Rado Seminar - Melina Dietzer + Hester Bronnvik

Radolfzell Seminar Series: Melina Dietzer + Hester Bronnvik

  • Date: Nov 12, 2021
  • Time: 10:30 - 11:30
  • Speaker: Melina Dietzer + Hester Bronnvik
  • Room: Online
  • Host: Max Planck Institute of Animal Behavior
  • Contact: cavolio@ab.mpg.de
Two Master student talks by Melina Dietzer on “Influence of olfactory cues on foraging behavior - Do bats use olfactory cues to find freshly mowed meadows?” and Hester Bronnvik on “Experience does not change the importance of wind support for migratory route selection by a soaring bird”

Melina Dietzer: Influence of olfactory cues on foraging behavior - Do bats use olfactory cues to find freshly mowed meadows?

Foraging is a difficult task for animals and is further complicated by humans through increasing agricultural activities. We investigated whether European insectivorous bats can adapt to human disturbance of their natural habitat, in this case, whether they show higher activity over freshly mowed meadows, which most likely provide an abundant foraging habitat. Indeed, we found that bats often forage over freshly mowed meadows. After we sprayed the scent of freshly mowed grass on unmowed meadows to simulate a mowing event, it was found that bat activity increased. This is the first evidence that insectivorous bats can associate the scent of freshly mowed grass with higher insect abundance and that they use olfactory cues to find freshly mowed meadows.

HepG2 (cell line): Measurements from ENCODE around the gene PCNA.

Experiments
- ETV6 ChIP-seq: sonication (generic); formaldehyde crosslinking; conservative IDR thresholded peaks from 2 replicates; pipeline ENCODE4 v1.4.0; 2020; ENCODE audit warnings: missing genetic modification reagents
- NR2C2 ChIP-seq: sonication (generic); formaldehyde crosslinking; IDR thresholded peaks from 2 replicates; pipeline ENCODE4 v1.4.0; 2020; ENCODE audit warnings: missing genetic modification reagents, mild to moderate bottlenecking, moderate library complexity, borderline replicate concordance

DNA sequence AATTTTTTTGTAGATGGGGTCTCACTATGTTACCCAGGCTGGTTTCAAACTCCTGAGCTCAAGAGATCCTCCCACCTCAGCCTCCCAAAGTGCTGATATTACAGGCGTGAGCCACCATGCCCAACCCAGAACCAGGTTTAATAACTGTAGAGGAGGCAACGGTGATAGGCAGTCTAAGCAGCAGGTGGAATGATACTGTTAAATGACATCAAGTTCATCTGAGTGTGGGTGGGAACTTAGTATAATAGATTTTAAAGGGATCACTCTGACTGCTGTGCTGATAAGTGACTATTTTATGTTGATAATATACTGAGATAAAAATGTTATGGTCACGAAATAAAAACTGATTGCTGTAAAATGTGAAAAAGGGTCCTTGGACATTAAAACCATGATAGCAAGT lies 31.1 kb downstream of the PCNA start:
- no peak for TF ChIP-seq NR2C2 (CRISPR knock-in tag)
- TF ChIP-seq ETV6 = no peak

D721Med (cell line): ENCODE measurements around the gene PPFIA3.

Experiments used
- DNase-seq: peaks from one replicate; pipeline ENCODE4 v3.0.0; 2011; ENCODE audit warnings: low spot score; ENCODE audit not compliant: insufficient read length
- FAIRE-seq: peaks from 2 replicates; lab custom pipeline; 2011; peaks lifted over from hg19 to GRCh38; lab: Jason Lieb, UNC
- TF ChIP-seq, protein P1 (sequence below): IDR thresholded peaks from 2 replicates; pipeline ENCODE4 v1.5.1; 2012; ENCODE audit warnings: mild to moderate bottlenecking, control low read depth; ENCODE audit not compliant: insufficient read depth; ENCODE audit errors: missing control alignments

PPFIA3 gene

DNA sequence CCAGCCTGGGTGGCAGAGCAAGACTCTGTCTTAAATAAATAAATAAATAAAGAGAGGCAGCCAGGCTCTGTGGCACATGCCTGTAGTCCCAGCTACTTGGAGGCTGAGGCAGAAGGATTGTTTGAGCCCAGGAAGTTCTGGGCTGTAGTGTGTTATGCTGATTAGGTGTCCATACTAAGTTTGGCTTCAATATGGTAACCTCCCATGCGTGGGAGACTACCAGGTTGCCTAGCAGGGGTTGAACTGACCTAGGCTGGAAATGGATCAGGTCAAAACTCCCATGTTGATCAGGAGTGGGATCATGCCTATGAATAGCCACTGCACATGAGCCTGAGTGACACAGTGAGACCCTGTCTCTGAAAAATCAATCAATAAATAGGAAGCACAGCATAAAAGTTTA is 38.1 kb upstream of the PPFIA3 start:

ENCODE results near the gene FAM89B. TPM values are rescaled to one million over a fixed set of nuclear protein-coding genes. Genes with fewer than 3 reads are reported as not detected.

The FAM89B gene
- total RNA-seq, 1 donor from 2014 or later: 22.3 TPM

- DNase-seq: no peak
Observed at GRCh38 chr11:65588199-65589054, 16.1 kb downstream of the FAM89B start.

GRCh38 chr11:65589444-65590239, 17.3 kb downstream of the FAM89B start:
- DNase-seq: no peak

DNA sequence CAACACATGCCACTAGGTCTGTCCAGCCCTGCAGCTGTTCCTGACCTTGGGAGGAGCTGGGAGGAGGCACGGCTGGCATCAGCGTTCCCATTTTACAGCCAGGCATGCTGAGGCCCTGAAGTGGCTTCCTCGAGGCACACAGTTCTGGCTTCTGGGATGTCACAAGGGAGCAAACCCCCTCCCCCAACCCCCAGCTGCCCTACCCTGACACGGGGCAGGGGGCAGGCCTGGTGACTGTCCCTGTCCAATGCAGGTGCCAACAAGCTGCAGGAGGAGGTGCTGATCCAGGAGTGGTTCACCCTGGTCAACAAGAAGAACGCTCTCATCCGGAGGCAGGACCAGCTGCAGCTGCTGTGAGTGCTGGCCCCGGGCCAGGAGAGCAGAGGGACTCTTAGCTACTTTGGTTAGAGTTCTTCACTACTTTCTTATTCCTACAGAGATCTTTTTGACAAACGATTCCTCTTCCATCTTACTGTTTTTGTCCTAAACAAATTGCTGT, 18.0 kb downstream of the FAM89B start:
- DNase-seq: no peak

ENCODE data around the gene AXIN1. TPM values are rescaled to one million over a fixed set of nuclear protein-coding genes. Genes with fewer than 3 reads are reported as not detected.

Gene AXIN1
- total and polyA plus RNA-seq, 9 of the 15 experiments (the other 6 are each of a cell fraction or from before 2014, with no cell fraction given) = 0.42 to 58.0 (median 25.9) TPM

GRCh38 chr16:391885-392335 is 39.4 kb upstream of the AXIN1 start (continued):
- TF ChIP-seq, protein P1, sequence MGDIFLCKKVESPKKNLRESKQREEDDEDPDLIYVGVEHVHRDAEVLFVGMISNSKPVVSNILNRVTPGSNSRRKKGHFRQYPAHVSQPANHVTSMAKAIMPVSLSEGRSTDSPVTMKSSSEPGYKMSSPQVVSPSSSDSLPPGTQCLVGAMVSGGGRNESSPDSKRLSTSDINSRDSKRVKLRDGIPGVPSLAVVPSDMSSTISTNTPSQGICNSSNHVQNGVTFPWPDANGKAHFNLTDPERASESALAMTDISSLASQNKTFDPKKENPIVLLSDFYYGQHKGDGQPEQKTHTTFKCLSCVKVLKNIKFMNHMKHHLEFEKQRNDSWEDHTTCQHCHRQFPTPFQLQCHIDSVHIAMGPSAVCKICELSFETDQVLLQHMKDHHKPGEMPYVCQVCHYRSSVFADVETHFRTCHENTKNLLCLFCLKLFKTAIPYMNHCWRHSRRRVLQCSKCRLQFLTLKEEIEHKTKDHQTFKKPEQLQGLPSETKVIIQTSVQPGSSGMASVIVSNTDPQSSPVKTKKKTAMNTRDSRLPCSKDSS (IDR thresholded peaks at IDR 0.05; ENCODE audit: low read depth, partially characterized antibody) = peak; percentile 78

Hester Bronnvik: Experience does not change the importance of wind support for migratory route selection by a soaring bird

Migration is a risky and energetically expensive behavior during which safe, low-cost travel is key to survival and reproduction. Understanding how animals develop such vital behavior is fundamental to understanding their fitness. We can look at migratory routes as records of animals’ decisions; thus, by comparing routes of the same individuals over multiple years, we can study changes in decisions about migration—relative to the environment—as individuals gain experience. Using tracking data from a long-term study of European Honey Buzzards, I ask how the importance of airflow for determining migratory routes changes as birds gain experience.

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